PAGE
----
An Interview with Gretchen Peters

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Country Fried Rock Q&A with Gretchen Peters, Hello Cruel World

The canon of of singer-songwriters is vast and diverse. As is the case with any genre and niche, there are always the underrated artists. The ones who may not always get the mainstream recognition, but drive things forward just the same. Gretchen Peters is one of those artists. To say that Gretchen Peters is “underrated” may seem like a stretch considering she’s written countless standout tracks, which have been recorded and taken to the top of chars by the likes of Martina McBride, Etta James, Patti Loveless, Faith Hill and more. Still, fans of her solo work, which consists of nine exceptional solo albums, will tell you that she still isn’t getting the full recognition she deserves.

All of that being said, Gretchen Peters was finally and rightfully inducted into the Nashville Songwriters Hall of Fame on October 5th, 2014. Her name and accomplishments now rightly fully sit beside names such as Gene Autry, Johnny Cash, Dolly Parton, Tammy Wynette and John Prine. This tremendous accomplishment only furter shows the immense depth of her talent as a songwriter and artist.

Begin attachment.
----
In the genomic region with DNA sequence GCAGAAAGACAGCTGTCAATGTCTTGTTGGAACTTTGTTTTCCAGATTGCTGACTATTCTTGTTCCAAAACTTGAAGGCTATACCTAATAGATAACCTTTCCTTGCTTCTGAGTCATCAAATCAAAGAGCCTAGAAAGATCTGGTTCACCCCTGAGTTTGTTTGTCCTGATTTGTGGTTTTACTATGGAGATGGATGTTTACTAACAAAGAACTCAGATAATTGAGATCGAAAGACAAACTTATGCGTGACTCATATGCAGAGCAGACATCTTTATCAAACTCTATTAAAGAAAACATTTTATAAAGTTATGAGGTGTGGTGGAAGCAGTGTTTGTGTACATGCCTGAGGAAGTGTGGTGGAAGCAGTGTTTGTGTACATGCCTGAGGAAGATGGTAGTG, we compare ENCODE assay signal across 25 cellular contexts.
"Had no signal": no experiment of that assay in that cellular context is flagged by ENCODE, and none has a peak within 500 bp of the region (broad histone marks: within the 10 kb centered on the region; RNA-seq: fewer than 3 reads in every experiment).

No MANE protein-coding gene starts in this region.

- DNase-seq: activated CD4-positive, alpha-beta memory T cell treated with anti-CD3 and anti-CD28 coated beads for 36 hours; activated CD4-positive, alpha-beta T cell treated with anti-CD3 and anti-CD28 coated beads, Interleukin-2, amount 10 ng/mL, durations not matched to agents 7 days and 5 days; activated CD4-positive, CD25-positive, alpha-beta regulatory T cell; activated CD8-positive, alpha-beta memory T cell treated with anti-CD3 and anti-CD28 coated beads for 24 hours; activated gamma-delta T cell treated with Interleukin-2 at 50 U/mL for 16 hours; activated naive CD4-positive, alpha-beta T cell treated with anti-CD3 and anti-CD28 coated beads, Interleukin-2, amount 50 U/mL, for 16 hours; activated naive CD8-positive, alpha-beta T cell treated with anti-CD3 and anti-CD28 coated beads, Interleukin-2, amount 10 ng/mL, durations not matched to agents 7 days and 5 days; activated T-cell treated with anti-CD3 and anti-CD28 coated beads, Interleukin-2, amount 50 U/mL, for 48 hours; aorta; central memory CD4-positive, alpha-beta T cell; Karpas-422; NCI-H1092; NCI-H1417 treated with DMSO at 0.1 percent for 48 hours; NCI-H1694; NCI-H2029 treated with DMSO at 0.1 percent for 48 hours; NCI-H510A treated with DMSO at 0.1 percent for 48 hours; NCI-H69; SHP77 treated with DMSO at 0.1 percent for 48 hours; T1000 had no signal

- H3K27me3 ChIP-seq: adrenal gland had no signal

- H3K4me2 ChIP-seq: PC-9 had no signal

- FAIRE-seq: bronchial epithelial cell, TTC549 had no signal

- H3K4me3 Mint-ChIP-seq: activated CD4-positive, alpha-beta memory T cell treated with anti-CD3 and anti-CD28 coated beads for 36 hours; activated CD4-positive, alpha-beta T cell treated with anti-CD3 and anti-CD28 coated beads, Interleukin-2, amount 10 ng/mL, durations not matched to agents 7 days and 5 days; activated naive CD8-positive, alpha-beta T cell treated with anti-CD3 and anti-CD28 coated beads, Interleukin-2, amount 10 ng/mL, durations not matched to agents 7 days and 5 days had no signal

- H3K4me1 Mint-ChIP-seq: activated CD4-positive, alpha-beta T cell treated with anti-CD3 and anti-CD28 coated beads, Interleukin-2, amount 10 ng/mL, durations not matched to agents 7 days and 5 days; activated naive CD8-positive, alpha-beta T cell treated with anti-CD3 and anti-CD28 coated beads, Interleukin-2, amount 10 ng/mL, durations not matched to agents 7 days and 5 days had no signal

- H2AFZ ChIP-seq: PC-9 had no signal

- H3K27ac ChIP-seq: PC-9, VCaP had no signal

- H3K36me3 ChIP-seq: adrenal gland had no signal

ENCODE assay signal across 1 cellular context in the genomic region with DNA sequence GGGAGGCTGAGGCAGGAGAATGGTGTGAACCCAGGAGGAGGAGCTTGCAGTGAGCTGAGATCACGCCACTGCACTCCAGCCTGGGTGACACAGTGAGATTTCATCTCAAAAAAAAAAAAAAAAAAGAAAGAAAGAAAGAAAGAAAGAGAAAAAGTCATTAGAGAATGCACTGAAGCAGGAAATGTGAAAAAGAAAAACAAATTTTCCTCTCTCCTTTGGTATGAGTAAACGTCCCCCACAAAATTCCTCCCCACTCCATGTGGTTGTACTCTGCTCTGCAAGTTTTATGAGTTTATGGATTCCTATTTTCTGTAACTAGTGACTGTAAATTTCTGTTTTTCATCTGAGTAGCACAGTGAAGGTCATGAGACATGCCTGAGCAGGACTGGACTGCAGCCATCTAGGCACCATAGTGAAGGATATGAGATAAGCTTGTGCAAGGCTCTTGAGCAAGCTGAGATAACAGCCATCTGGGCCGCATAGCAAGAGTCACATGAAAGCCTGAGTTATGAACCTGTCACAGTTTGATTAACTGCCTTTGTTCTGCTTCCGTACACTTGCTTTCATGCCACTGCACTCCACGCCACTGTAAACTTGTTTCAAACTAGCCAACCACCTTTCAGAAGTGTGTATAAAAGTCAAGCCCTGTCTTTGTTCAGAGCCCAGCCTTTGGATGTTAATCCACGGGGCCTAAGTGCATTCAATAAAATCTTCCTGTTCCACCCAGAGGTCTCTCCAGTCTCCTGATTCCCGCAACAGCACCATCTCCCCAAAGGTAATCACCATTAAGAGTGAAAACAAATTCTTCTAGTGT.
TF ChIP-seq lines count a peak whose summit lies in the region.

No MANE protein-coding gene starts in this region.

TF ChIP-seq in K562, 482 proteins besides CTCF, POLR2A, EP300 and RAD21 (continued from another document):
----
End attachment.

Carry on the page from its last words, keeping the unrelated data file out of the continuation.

Today, I am proud to present a “sit down” with one of the most gifted song-writers of the last 40+ years. It’s a true pleasure to speak with and learn more about an artist who has taken part in shaping popular music over the course of this generation. If you would like to learn more about Gretchen Peters’ music, you can head over to her website here. Gretchen also has a new album out. It’s called The Night You Write That Song: The Songs of Mickey Newbury. It’s excellent, and you can grab a copy on vinyl, CD or digitally here. So, that will do for now. Enjoy this one. I know I did.

Andrew:
Gretchen, thank you for taking the time to speak with us. It’s been a weird year, hasn’t it? What have you been doing to pass the time?

Gretchen:
Much the same as everyone else – a lot of domestic things. Cooking, working on the house, trying to get to everything on that to-do list that got so long while we were on the road. We got a Labrador puppy in December of 2019, so puppy training has occupied a lot of my time. He’s now a very good boy.

Andrew:
Tell us about your backstory. What was your musical gateway so to speak?

Gretchen:
Initially it was Folk music. I went to a summer camp when I was 7 and learned to play the guitar. I had an older sister who was constantly feeding me music, mostly Bob Dylan but also a lot of the other New York folkies that were around (I grew up just outside NYC) and I learned to play their songs. As a kid I loved Peter Paul & Mary, and I think that’s where my love for harmony singing started. I wanted to play guitar so I could accompany myself but I didn’t really have the desire to be a great guitar player – just competent enough to play whatever I wanted to sing.